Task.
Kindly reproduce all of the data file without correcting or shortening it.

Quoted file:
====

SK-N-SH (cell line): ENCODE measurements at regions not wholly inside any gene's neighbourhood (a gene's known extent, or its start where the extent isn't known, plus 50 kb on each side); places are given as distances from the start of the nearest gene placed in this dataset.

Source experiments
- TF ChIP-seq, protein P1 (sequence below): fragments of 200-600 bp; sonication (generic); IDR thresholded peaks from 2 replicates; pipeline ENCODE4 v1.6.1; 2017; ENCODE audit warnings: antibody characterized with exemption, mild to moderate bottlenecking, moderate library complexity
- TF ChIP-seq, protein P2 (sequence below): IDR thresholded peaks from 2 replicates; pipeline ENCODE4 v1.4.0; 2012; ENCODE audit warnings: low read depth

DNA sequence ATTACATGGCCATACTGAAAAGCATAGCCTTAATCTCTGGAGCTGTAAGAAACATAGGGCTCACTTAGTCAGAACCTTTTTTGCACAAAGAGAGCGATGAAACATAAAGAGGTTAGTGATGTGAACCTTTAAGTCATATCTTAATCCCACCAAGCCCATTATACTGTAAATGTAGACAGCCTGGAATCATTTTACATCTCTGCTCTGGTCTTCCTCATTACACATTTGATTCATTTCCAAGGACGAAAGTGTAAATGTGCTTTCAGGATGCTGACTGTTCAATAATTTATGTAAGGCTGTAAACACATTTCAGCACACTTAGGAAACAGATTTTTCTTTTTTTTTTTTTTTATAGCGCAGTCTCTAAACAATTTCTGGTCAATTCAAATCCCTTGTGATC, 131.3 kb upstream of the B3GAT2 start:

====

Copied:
SK-N-SH (cell line): ENCODE measurements at regions not wholly inside any gene's neighbourhood (a gene's known extent, or its start where the extent isn't known, plus 50 kb on each side); places are given as distances from the start of the nearest gene placed in this dataset.

Source experiments
- TF ChIP-seq, protein P1 (sequence below): fragments of 200-600 bp; sonication (generic); IDR thresholded peaks from 2 replicates; pipeline ENCODE4 v1.6.1; 2017; ENCODE audit warnings: antibody characterized with exemption, mild to moderate bottlenecking, moderate library complexity
- TF ChIP-seq, protein P2 (sequence below): IDR thresholded peaks from 2 replicates; pipeline ENCODE4 v1.4.0; 2012; ENCODE audit warnings: low read depth

DNA sequence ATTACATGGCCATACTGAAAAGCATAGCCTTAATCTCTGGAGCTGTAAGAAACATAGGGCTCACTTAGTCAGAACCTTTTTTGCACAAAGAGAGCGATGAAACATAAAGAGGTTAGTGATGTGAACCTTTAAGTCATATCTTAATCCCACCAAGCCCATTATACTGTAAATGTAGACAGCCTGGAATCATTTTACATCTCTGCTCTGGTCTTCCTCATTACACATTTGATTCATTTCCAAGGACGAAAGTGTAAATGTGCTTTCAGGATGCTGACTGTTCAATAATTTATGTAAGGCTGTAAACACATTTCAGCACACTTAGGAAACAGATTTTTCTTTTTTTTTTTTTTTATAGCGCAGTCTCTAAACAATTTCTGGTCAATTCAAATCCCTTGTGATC, 131.3 kb upstream of the B3GAT2 start: